Friday, January 27, 2006

Reader's Diary #20- William Shakespeare: Hamlet (Reason for Choosing and My Approach)

My first introduction to Shakespeare was probably the same as everyone else's born in the 20th century: highschool. We did Romeo and Juliet in grade nine and I thought it was great. As most of us did. For an entire grade nine class to show acceptance of Shakespeare was no small accomplishment for Mr. Howard Butt, our teacher. Truly a gifted teacher, he got us through the dated language and into the actual story. After that we covered Julius Caesar and we were almost equally entranced- "almost" because Romeo and Juliet still had that teenage appeal going for it.
After that Mr. Butt retired and the next teacher (with all due respect) didn't quite enamour us with Macbeth. I didn't read another Shakespeare play until a summer drive to Ontario in my university years. That was A Midsummer Night's Dream. I was looking to read a comedy by him and was pleasantly surprised to find that it was actually a little bit funny. That brings me to Hamlet. Hamlet and King Lear were two of those major ones that I felt I had missed out on.

I wasn't sure how to approach Hamlet at first. I considered using An Approach to Hamlet by L.C. Knights (it was sitting on our bookshelf anyway), to help guide me through it- a la Mr. Butt. But looking through it, it seems to make its points by comparing Hamlet to the other plays. I don't think I have enough exposure to the other Shakespeare plays to use such a text, so I'm on my own. I'm not too intimidated though as I have a rough idea of the plot (not through watching any of the myriad Hamlet movies but through the Simpsons' Tales From The Public Domain episode). And of course I knew the "To be or not to be" quote. Who hasn't? So knowing the basic, dummies version of the plot should help me focus on the intricacies a little better. And according to the opening of An Approach To Hamlet, "Hamlet is...that play of Shakespeare's about which there is most disagreement." So if I interpret something wrong, screw it- I'm not the only one. And besides I'm writing a blog, not working on an English degree.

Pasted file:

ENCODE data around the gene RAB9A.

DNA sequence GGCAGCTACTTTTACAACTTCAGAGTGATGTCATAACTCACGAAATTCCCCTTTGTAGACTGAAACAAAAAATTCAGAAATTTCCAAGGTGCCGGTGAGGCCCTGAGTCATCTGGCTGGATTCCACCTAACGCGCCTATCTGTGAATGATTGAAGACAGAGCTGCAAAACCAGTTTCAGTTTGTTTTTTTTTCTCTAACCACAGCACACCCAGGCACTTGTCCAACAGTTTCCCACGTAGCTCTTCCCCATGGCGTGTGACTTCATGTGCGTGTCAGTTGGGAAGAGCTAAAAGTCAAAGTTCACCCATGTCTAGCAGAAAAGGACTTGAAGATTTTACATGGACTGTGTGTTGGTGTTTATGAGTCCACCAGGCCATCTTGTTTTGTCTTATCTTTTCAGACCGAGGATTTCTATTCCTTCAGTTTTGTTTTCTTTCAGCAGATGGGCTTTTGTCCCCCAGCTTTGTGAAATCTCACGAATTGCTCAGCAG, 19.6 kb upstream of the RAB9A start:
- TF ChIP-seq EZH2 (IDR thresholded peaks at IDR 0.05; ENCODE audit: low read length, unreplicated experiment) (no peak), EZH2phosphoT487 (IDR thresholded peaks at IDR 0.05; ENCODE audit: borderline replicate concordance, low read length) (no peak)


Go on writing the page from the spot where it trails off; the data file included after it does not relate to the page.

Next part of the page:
Rebecca said...

Have you seen Tom Stoppard's Rozencratz and Guilderstern Are Dead? It's an unusual approach to Hamlet, from the perspectives of relative strangers, but also a keen look at the nature of madness and questions and answers.

John Mutford said...

Sounds intriguing. Would you recommend the book or DVD ?

Christina said...

Hamlet is my favourite Shakespeare play. I did it in grade 13 English, and I have loved it ever since. Steve bought me tickets for Christmas two years ago to see it at the NAC. It was wonderful. It's got some pretty funny moments, too, for a tragedy!

Funny you should be reading Shakespeare...your blog actually has motivated me to get back into reading something a little more intense than the Saturday comics page. I borrowed a copy of "Much Ado About Nothing", which I had never read, and I am enjoying it immensely! It's pretty hilarious!

Thanks for the inspiration!!!

John Mutford said...

I haven't read "Much Ado About Nothing" yet but I was really surprised at how funny "A Midsummer Night's Dream was.

Glad I've inspired you!

John Mutford said...

Hi Christina, I checked out the NAC link that you included in your comments. I see they're running the Henrik Ibsen play "When We Dead Awaken" tonight. I wish I could have gone to see that. A few years ago I read Four Great Plays of Henrik Ibsen and while "When We Dead Awaken" wasn't one of the four, I really enjoyed the ones included.

Rebecca said...

I don't really have an opinion on the book because, alas, I haven't read it. However, Tim Roth and Gary Oldman are brilliant in the movie version.

John Mutford said...

Hi Rebecca,
Who knows? Maybe the movie is terrible. Some people claim "the book is always better than the movie." Though, I don't think that's always the case. I think the movie versions of Francis Coppola's Dracula , Steven Spielberg's Schindler's List and Peter Jackson's The Lord of the Rings Trilogy were all superior to the books. Anyone want to disagree or suggest other examples?